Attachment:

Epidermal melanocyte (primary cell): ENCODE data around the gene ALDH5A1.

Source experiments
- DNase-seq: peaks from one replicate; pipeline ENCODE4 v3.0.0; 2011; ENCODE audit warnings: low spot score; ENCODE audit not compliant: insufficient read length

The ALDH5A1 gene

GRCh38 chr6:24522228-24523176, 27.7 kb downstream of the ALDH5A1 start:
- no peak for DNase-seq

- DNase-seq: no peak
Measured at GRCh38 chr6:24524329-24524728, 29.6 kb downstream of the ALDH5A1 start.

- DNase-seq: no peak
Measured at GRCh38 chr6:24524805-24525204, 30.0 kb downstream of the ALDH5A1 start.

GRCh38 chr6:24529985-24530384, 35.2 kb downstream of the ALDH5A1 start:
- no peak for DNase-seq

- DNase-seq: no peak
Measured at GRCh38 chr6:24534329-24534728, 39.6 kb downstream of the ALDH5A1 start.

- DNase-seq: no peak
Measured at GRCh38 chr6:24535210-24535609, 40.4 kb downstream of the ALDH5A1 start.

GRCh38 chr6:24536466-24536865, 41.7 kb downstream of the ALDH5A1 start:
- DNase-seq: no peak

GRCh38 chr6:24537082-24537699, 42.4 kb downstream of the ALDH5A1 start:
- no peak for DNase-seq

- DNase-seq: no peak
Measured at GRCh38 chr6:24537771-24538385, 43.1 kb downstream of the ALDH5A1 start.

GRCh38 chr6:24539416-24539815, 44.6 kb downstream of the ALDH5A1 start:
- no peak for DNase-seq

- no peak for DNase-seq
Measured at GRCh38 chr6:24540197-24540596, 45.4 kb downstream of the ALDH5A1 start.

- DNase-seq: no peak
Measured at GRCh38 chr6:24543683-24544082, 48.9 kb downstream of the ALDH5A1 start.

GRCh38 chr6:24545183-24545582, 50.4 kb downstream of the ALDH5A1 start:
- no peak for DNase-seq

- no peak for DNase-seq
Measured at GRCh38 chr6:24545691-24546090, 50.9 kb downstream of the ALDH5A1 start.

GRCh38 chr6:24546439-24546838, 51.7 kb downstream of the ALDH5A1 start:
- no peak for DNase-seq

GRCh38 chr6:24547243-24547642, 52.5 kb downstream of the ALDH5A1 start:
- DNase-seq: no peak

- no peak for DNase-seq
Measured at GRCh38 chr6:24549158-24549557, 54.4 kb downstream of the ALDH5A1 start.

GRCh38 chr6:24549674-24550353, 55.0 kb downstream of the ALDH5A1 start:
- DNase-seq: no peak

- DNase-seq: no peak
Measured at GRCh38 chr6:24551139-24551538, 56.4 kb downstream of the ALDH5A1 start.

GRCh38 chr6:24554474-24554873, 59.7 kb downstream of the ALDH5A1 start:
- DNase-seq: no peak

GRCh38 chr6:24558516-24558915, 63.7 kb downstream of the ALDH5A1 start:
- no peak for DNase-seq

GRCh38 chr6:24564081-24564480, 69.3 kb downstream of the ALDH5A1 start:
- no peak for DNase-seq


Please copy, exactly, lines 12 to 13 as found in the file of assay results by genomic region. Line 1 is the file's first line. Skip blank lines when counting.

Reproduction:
- no peak for DNase-seq

- DNase-seq: no peak